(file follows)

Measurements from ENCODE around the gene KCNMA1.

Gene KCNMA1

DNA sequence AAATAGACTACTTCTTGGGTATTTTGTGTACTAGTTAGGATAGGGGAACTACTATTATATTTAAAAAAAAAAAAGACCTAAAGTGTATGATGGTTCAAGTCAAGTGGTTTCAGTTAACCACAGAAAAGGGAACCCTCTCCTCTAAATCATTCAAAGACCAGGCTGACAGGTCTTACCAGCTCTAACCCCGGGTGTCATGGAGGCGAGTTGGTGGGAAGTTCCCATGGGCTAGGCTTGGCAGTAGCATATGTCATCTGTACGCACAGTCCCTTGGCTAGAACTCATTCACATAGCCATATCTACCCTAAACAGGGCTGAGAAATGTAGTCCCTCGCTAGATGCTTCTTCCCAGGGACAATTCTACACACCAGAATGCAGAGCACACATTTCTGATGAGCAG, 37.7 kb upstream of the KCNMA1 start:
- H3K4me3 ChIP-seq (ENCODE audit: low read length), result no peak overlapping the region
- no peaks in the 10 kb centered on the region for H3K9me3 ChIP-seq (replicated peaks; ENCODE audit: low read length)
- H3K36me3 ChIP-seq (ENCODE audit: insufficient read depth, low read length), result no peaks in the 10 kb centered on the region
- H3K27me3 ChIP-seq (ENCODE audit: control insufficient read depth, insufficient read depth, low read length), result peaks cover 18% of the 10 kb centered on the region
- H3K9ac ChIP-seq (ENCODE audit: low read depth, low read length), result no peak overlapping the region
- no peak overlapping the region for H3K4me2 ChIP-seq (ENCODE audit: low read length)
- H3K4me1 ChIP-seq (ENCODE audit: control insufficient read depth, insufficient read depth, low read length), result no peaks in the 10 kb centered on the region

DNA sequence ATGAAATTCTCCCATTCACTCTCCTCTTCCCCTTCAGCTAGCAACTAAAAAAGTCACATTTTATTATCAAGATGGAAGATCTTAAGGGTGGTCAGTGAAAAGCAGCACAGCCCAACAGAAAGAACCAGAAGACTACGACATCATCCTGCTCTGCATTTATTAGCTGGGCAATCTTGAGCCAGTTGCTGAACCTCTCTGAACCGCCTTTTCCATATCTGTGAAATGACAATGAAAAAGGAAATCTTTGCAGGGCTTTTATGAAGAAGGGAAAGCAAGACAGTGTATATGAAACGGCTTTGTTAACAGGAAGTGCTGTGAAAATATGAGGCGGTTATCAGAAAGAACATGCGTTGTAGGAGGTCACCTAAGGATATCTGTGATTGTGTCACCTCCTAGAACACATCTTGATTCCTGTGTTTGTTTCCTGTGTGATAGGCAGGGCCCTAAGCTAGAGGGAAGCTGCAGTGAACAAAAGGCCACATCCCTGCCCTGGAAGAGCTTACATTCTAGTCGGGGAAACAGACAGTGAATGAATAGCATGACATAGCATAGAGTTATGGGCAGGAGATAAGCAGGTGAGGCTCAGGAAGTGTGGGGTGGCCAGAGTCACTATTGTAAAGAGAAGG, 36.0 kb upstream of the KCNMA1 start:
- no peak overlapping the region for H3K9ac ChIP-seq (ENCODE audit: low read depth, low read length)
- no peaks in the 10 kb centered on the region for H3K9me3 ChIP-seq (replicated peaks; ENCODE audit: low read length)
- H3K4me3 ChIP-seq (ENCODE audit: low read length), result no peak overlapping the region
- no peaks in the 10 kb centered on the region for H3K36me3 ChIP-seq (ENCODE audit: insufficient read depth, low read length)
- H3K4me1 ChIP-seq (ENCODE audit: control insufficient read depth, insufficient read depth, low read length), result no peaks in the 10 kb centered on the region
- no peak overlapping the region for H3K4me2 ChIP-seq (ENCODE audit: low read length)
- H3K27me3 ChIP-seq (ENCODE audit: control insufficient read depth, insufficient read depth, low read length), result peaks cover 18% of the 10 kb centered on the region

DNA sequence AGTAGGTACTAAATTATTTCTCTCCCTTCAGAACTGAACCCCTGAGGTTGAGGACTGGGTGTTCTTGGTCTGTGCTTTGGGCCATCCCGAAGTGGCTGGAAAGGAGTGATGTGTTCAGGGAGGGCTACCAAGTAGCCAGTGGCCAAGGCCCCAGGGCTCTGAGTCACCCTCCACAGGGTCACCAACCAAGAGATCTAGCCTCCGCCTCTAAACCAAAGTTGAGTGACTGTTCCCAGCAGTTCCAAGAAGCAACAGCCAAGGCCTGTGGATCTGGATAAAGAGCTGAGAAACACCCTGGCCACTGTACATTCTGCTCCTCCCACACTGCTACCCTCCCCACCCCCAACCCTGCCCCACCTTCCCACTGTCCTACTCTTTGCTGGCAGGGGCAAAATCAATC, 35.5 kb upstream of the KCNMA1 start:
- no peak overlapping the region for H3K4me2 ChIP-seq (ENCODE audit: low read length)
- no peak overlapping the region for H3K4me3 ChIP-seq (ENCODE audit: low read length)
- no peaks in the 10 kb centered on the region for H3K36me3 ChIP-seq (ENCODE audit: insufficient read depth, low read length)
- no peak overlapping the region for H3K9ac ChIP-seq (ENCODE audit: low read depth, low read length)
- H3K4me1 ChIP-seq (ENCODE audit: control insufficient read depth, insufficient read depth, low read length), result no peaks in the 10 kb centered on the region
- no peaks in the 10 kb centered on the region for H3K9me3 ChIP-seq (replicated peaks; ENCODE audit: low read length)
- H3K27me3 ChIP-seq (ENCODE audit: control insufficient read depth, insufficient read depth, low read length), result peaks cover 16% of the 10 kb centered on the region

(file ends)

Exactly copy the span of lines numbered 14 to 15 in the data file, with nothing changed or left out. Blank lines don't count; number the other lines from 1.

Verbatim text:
- H3K4me3 ChIP-seq (ENCODE audit: low read length), result no peak overlapping the region
- no peaks in the 10 kb centered on the region for H3K36me3 ChIP-seq (ENCODE audit: insufficient read depth, low read length)